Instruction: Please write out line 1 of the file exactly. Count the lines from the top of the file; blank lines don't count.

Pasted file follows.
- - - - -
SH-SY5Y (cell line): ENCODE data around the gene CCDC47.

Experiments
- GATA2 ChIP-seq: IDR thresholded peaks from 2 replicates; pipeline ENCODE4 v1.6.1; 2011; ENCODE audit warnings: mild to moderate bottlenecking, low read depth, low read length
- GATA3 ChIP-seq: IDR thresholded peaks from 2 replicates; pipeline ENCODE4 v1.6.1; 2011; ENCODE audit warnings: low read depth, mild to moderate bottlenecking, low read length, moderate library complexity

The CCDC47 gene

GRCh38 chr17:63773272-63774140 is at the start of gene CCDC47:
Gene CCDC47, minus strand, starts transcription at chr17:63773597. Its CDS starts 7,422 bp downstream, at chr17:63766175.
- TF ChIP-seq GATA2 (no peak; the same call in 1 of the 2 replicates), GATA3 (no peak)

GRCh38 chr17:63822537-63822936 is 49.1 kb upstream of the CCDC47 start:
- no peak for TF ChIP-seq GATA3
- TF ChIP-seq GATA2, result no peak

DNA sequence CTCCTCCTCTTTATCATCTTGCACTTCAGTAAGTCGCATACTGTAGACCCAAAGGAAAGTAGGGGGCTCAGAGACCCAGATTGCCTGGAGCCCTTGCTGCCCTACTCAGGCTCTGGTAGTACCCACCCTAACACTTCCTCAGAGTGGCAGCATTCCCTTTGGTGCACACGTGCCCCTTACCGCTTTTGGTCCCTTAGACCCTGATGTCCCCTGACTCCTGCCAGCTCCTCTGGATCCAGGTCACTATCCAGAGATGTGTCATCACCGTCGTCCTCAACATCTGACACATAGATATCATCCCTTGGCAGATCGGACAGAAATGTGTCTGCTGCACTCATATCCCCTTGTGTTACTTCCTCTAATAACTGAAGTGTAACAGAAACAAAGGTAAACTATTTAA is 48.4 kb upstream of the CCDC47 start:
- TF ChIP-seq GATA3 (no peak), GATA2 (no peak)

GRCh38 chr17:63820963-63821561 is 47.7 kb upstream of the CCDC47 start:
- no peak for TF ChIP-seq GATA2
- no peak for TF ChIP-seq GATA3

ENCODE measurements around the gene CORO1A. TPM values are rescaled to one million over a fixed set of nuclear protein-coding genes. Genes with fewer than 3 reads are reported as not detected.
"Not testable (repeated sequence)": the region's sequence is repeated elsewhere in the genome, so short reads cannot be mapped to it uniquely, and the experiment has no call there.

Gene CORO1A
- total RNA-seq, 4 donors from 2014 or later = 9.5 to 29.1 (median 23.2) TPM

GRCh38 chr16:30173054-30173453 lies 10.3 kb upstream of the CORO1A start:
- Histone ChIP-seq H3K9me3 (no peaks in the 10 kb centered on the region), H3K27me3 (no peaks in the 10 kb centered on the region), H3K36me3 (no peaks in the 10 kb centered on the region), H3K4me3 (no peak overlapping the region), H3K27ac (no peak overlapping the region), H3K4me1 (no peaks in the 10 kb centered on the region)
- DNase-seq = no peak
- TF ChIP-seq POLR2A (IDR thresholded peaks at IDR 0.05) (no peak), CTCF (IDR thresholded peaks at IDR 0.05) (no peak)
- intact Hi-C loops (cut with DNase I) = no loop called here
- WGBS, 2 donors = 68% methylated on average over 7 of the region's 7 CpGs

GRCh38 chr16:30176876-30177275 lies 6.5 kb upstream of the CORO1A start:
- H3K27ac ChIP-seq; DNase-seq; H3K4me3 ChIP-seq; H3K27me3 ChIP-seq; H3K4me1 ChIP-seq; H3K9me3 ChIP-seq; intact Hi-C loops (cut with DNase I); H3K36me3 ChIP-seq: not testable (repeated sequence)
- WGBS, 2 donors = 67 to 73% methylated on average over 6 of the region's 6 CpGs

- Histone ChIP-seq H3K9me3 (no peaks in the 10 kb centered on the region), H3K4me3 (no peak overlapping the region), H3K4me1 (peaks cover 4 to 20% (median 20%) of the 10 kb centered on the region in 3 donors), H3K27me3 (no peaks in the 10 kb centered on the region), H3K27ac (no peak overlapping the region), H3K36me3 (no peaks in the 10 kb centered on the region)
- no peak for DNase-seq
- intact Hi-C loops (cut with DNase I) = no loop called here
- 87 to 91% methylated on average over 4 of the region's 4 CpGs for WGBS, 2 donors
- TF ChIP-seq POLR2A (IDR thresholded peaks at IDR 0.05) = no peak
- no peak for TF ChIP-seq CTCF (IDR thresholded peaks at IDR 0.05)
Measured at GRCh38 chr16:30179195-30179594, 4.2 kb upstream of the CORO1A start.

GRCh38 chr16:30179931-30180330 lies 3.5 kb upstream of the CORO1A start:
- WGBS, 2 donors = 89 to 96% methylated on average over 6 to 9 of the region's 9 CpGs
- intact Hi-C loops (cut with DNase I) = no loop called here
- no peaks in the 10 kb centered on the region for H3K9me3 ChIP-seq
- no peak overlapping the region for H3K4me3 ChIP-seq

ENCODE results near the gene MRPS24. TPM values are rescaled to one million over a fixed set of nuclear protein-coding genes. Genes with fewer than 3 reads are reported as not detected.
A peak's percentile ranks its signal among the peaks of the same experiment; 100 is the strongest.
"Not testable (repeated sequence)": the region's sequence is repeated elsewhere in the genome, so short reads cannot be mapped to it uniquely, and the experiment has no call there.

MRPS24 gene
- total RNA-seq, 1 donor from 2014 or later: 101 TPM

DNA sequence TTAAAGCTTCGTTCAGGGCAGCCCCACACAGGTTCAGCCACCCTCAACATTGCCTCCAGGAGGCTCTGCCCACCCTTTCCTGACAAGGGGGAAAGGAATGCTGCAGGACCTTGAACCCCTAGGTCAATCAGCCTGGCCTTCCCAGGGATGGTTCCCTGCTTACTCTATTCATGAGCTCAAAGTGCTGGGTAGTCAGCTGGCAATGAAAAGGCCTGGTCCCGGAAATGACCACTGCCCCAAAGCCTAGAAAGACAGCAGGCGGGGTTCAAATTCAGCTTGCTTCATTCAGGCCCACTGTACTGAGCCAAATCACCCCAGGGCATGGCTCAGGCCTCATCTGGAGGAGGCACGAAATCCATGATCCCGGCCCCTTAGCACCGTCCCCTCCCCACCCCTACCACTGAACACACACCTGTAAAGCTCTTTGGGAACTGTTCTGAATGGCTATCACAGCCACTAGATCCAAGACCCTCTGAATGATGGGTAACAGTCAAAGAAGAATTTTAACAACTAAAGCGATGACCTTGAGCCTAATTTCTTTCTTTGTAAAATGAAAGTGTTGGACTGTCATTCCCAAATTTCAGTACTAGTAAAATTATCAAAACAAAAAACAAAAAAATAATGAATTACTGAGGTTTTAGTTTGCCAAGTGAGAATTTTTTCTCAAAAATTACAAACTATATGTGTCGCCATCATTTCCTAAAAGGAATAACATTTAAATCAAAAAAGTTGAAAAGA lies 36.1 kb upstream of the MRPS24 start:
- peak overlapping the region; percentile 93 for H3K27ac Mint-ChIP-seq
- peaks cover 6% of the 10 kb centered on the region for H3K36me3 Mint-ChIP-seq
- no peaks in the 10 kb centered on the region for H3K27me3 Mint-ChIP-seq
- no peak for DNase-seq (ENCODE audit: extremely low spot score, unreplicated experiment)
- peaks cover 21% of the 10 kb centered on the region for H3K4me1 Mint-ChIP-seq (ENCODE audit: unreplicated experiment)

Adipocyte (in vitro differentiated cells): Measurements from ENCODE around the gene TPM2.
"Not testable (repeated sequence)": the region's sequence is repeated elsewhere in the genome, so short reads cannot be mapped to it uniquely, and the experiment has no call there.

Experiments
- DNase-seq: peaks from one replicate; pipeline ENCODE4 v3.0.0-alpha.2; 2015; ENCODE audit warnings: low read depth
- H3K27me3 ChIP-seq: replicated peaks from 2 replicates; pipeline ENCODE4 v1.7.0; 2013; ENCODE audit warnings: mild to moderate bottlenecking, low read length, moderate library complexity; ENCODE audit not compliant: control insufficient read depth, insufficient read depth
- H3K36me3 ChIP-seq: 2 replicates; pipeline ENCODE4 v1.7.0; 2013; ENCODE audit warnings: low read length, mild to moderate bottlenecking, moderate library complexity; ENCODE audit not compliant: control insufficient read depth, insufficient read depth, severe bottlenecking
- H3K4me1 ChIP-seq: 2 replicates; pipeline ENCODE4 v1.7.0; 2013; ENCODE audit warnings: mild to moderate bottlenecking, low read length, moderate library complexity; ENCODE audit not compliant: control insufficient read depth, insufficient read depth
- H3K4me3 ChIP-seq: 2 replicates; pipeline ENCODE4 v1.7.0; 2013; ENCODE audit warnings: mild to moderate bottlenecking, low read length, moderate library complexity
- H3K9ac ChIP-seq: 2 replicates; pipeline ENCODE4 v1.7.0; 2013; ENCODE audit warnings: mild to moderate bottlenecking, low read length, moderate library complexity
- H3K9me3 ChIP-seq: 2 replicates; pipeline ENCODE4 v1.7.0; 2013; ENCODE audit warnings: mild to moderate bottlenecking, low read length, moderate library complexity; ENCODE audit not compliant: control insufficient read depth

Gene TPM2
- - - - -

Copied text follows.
SH-SY5Y (cell line): ENCODE data around the gene CCDC47.